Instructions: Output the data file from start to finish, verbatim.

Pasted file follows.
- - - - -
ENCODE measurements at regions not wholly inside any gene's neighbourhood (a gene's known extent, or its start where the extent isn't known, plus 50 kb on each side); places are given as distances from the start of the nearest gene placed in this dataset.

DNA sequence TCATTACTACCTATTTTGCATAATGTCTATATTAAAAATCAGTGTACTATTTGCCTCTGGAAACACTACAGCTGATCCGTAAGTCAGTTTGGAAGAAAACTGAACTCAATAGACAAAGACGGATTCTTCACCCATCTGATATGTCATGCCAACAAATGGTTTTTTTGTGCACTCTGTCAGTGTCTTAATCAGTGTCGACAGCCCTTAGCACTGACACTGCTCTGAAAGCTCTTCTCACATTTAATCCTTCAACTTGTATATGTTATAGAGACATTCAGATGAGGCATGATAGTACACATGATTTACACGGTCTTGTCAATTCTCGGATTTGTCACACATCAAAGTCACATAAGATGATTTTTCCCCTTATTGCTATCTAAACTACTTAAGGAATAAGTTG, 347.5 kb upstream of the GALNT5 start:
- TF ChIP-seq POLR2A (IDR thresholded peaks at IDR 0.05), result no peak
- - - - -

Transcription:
ENCODE measurements at regions not wholly inside any gene's neighbourhood (a gene's known extent, or its start where the extent isn't known, plus 50 kb on each side); places are given as distances from the start of the nearest gene placed in this dataset.

DNA sequence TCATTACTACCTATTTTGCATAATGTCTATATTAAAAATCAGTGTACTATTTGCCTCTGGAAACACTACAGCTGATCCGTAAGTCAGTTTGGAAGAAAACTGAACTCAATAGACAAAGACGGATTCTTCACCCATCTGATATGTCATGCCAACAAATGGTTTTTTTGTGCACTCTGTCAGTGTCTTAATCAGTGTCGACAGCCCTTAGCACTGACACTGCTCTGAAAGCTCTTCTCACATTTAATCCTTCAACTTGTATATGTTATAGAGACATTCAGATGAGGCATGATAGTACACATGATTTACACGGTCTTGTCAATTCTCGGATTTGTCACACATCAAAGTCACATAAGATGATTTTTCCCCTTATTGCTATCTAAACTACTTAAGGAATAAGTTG, 347.5 kb upstream of the GALNT5 start:
- TF ChIP-seq POLR2A (IDR thresholded peaks at IDR 0.05), result no peak